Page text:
Second: Cultivated areas and food production

A high level of food security can be achieved with more local agricultural production and less dependence on imported agricultural inputs. The scale of agricultural production is dependent on the total cultivated area. The below tables show the total cultivated area and the agricultural production in Egypt in 2015-2018.

Table 1: Total cultivated lands in Egypt, 2015-2018

Source: Central Agency for Public Mobilization and Statistics (CAPMAS)

According to the 2020 statistical yearbook issued by the CAPMAS, Egypt’s area of cultivated land decreased from 9.09 million acres in 2015 to 8.68 million acres in 2018.

Table 2: Total agricultural production, 2015-2018

Source: CAPMAS

The previous table shows there has been a decline in the production of summer products falling to 43,137 tons in 2018 compared to 45,507 tons in 2015 whereas the production of winter products has seen an increase to 78,163 tons in 2018 compared to 77,351 tons in 2015.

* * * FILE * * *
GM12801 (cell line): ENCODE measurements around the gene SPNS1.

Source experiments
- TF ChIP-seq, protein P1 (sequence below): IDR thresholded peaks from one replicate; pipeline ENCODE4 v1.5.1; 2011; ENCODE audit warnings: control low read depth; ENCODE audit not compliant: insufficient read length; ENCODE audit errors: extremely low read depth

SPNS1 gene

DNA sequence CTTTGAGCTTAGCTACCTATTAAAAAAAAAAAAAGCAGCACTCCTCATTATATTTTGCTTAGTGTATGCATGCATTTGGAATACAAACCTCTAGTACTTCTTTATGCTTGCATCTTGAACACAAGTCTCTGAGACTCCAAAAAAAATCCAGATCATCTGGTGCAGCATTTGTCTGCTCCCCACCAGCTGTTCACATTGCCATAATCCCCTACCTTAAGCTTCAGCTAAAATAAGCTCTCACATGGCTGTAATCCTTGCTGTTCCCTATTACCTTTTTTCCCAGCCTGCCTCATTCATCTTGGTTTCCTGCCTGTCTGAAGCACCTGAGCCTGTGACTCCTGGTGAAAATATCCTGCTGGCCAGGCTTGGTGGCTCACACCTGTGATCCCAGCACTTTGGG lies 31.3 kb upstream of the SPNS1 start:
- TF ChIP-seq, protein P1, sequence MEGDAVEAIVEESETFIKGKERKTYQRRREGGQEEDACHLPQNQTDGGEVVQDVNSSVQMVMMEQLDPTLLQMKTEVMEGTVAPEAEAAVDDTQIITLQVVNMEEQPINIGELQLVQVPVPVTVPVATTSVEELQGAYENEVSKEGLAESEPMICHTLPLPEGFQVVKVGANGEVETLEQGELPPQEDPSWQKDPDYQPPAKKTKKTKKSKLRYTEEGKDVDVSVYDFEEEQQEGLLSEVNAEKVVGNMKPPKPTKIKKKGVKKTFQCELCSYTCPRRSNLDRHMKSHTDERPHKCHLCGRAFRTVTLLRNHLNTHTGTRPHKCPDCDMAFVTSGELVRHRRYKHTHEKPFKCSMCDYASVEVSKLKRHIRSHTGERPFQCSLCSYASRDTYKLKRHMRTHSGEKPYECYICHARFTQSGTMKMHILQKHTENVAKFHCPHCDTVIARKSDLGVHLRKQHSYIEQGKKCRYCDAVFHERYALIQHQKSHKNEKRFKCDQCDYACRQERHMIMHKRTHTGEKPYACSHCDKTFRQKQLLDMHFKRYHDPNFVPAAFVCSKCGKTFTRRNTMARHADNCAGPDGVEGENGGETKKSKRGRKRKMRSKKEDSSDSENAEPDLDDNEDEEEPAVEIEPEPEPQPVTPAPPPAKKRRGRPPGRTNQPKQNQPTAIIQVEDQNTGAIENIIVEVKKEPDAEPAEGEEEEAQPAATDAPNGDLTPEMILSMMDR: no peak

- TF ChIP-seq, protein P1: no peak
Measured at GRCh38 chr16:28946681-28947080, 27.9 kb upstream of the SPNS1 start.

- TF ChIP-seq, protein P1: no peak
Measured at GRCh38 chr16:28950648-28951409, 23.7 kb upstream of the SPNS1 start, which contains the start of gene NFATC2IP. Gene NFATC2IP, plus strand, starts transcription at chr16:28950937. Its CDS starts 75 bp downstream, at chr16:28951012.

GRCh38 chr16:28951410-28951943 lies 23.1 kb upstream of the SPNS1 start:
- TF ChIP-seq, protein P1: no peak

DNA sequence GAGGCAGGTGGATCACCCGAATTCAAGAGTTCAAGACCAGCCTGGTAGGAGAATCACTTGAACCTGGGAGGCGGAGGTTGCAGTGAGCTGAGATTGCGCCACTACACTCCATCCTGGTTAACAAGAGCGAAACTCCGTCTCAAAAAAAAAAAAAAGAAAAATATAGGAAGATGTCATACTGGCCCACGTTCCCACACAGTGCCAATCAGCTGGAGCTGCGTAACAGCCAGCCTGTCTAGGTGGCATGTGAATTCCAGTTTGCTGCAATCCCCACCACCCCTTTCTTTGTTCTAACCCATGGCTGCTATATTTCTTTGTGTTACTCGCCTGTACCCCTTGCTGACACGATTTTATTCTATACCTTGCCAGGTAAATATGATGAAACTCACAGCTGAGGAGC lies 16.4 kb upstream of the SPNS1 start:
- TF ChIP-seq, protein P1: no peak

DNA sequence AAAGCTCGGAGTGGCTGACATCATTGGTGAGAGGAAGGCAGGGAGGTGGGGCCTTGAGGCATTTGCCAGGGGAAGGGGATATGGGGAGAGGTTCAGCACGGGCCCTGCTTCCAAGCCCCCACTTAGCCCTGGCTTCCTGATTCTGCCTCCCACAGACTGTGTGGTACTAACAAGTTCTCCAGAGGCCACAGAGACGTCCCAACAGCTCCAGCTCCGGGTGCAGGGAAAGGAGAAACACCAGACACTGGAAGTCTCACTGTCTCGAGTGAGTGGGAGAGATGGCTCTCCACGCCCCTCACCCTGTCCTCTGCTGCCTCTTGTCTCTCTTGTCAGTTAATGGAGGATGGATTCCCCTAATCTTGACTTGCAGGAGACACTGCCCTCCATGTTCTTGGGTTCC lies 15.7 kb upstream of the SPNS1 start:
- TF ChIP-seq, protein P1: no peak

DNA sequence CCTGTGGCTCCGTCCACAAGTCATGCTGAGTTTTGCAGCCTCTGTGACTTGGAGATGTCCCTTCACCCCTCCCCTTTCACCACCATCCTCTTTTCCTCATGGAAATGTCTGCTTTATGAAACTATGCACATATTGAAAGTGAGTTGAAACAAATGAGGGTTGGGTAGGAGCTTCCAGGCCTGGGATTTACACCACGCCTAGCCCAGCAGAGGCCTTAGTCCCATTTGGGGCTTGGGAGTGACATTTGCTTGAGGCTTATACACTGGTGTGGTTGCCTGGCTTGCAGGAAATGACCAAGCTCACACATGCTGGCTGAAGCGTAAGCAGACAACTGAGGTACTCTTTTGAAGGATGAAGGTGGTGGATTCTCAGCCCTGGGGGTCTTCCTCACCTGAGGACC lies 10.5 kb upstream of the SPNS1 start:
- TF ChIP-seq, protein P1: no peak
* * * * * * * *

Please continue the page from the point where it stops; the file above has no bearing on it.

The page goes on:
Third: The food gap and self-sufficiency

The food gap is defined as the difference between the local production of food commodities and consumption. To fill such a gap, countries resort to importing food commodities to meet consumer demand. Egypt is a big importer of grains; however, looking at the Arab region, we find Egypt’s dependence on imported grains is not heavy compared to other Arab countries with 44 percent of grain needs imported. The below figure illustrates Grain import dependency in some of the Arab countries in 2017

Figure 3: Grain import dependency in selected Arab countries in 2017

Source: UN Food and Agriculture Organization